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Public Comment Sought on National Ecological Observatory Network (NEON) Sites in Yellowstone

Yellowstone National Park is seeking public comment on building two proposed National Ecological Observatory Network (NEON) sites in the park.

According to a Yellowstone press release, NEON, funded by the National Science Foundation, is a cross-continental program that records and synthesizes data “needed to study the impacts of climate change, land use change, and invasive species on natural resources and biodiversity.” NEON has asked the National Park Service whether it can establish stations within the park.

In response, the NPS has written and released an environmental assessment (EA) on the NEON proposal, as mandated under the National Environmental Policy Act. The NPS EA also addresses Section 106 of the National Historic Preservation Act and impacts to species protected by the Endangered Species Act. The EA includes two “Action” courses and one “No Action” course.

NEON previously asked the NPS to allow construction of a climate monitoring site in Yellowstone National Park back in 2014. Public comment was sought on that proposal as well. As of writing, it is still listed as “pending” on the NEON website. From the press release:

If approved for installation by the NPS, two sites would have equipment funded by NEON and installed by its contractors. The first would be south of Grand Loop Road near the intersection with Blacktail Plateau Drive. The second would be at Blacktail Deer Creek. Key infrastructure would include a tower with sensors, a precipitation collection system with fencing, five soil sampling arrays, an instrument hut, aquatic instrumentation (in-stream sensors, a meteorological station, and a groundwater observation well network), and an auxiliary portal and electrical service.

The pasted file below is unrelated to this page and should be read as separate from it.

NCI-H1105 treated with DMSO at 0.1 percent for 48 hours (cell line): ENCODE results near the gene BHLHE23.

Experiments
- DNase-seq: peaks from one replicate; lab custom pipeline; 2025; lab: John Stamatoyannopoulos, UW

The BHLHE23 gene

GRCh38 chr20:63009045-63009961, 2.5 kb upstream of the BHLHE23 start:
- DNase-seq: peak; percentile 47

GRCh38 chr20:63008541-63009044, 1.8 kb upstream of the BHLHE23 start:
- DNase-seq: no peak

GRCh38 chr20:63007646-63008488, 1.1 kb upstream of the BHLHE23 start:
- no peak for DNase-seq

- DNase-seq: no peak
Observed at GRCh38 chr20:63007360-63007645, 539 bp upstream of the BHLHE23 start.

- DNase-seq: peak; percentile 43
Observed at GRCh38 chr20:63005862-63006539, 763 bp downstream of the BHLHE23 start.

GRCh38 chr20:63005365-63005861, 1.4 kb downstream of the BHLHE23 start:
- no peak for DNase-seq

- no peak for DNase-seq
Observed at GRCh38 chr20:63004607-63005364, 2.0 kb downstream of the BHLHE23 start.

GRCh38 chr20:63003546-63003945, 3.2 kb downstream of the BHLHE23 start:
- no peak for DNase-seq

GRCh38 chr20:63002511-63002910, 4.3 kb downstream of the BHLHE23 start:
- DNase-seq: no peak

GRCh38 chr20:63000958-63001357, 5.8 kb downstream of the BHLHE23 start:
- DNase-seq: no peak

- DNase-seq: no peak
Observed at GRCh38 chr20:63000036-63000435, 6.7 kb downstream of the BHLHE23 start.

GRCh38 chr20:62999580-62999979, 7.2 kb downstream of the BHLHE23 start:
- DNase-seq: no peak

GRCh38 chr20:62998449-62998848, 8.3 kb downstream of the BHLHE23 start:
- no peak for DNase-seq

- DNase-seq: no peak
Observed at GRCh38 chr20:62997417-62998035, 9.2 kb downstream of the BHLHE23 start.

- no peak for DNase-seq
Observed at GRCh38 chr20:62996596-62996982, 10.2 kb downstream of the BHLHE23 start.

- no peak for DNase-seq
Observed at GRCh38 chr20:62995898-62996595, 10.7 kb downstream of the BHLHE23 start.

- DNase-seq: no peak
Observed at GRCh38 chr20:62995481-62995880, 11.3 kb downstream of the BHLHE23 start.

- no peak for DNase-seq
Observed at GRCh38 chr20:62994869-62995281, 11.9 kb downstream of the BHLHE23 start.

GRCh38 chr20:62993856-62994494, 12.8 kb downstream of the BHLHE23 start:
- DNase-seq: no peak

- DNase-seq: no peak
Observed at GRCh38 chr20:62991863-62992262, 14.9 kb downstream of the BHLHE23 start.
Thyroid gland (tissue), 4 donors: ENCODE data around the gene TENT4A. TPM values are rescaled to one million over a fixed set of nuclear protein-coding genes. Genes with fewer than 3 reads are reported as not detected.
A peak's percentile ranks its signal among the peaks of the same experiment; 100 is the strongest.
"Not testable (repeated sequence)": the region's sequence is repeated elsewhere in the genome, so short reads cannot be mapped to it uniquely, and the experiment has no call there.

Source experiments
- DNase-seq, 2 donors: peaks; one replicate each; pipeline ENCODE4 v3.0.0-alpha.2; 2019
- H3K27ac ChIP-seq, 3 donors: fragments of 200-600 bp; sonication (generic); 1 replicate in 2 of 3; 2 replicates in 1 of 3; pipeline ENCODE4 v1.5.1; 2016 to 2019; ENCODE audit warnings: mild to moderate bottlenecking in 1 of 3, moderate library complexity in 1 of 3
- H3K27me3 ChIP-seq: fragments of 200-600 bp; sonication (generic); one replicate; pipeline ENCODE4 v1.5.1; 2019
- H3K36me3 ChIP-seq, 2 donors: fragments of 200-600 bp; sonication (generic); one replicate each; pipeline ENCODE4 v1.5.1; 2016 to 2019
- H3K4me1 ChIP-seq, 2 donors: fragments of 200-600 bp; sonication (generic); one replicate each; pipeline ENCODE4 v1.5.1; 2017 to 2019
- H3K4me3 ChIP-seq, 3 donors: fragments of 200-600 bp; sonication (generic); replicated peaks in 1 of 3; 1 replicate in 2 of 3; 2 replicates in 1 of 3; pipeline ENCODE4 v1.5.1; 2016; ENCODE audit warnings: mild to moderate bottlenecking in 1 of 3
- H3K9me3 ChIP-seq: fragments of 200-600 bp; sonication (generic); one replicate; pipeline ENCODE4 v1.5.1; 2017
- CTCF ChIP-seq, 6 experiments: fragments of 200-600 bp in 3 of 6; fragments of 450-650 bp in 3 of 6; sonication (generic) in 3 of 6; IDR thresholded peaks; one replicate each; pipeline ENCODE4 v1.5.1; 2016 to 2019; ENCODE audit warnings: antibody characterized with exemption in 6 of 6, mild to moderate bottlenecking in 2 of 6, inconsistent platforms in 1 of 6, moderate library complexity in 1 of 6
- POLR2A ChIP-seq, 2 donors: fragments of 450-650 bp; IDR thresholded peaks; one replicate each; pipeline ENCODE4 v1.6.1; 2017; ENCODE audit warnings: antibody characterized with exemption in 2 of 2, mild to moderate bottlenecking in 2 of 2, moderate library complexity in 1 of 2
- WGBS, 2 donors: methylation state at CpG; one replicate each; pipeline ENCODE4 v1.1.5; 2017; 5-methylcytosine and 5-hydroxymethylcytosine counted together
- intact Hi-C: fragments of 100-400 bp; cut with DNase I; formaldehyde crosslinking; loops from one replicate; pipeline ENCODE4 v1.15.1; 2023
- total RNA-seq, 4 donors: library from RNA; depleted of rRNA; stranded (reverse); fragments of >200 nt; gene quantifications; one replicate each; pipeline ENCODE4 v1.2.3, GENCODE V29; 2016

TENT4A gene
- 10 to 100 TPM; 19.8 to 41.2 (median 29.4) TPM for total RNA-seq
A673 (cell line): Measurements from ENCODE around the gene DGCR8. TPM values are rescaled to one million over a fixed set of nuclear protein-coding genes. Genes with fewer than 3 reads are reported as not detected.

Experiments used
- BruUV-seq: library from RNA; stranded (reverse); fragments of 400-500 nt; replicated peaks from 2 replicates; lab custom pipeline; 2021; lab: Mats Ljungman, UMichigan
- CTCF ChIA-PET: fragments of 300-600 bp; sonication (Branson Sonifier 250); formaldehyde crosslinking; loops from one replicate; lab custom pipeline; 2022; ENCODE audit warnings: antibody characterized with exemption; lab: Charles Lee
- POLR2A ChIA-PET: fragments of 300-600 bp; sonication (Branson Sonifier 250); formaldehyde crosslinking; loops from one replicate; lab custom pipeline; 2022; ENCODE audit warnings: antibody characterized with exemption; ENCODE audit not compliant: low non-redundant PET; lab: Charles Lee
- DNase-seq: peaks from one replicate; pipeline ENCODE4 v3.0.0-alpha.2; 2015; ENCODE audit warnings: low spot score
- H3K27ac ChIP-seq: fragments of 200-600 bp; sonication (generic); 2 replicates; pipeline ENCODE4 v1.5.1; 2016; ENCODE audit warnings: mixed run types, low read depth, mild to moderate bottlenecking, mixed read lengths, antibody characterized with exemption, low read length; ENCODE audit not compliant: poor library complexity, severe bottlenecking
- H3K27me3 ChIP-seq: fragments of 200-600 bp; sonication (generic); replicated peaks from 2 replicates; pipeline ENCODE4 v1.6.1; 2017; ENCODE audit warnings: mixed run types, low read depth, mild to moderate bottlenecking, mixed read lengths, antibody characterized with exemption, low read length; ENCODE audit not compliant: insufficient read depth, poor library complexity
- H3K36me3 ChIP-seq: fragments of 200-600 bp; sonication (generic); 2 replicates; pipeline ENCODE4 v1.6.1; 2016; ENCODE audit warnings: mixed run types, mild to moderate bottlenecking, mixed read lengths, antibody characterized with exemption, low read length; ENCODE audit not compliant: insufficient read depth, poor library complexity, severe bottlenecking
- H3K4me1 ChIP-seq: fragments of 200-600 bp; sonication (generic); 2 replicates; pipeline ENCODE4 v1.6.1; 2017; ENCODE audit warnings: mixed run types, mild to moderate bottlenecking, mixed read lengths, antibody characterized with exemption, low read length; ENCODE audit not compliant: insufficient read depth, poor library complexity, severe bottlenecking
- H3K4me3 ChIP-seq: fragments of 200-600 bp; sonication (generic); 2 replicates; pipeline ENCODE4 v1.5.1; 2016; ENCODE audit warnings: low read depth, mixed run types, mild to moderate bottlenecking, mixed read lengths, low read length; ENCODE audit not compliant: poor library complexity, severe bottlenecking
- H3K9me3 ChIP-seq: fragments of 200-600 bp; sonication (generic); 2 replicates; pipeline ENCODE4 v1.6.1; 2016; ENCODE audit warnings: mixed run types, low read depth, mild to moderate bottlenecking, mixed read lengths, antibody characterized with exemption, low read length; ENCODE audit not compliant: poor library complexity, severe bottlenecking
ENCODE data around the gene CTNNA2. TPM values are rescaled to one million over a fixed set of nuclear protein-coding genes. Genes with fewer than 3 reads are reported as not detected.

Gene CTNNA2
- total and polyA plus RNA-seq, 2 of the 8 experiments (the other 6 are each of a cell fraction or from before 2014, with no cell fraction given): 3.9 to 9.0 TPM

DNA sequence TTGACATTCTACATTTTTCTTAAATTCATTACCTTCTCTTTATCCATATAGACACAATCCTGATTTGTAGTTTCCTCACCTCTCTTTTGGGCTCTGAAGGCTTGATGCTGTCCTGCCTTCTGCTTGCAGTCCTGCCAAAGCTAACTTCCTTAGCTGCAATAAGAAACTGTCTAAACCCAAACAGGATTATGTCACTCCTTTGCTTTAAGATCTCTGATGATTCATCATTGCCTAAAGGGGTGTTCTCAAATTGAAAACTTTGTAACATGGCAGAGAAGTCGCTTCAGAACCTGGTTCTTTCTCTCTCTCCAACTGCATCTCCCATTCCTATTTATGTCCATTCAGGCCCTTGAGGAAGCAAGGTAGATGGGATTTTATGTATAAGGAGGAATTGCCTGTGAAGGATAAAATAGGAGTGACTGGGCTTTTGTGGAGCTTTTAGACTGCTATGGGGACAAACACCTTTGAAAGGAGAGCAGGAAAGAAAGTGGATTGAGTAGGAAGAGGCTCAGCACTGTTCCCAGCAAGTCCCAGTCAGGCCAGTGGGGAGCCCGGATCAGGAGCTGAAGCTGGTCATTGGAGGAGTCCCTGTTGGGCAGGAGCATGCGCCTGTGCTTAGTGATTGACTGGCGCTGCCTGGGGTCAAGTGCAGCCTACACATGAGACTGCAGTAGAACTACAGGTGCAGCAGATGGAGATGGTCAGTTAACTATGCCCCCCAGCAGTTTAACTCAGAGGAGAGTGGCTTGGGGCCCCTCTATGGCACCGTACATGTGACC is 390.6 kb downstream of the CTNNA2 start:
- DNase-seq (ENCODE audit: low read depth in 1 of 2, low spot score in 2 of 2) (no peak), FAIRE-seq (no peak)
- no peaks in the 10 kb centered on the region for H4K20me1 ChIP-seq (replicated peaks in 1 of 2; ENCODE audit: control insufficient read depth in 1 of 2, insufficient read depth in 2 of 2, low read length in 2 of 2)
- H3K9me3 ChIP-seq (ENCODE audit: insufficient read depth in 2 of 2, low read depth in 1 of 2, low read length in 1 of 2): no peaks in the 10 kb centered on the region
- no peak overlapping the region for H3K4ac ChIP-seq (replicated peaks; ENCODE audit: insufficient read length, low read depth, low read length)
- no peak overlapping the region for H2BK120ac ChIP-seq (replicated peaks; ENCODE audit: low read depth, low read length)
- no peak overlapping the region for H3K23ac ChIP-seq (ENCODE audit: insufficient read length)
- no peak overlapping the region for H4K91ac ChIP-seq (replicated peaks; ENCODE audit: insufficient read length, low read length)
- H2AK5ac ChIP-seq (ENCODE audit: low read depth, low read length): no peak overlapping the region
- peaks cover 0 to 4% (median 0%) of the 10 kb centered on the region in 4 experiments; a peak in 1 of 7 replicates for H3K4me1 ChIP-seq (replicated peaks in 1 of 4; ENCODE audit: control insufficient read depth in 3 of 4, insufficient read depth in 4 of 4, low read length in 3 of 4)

In addition to the data gathered via instrumentation, contracted personnel would conduct field observations in order to characterize organisms and soil to investigate biogeochemical cycles, infectious diseases, and characterize local patterns, dynamics, and linkages in terrestrial ecosystems. An annual flyover with small aircraft would collect airborne observations. Plot markers, tree tags, and equipment to monitor insects and plants would also be deployed within the NEON study area. Equipment at the sites would collect data for 30 years. NEON data is available to researchers and the public.

The EA may be viewed and written comments submitted using the Planning, Environment and Public Comment (PEPC) system, hand-delivered, or mailed to the address below. Comments will not be accepted by fax, e-mail, or in any other way than those specified above. Comments must be received by midnight MDT, July 18, 2017.

Comments may also be hand-delivered to the Albright Visitor Center in Mammoth Hot Springs; be sure and include “Attention: NEON Proposed Core Site Project” on your envelope. Otherwise, you may mail comments to the following address:

Yellowstone National Park, Compliance Office
Attention: NEON Proposed Core Site Project
P.O. Box 168
Yellowstone National Park, Wyoming 82190

As always, bulk comments (hard copy or electronic) are prohibited. Since comments may be made public at any time, be aware of putting personally identifiable information in your comment. Finally, as mentioned, comments on historic properties and cultural resources are welcome, since this public comment period falls under the NHPA.

About Sean Reichard

Sean Reichard is the editor of Yellowstone Insider and author of Yellowstone Insider For Families 2017.

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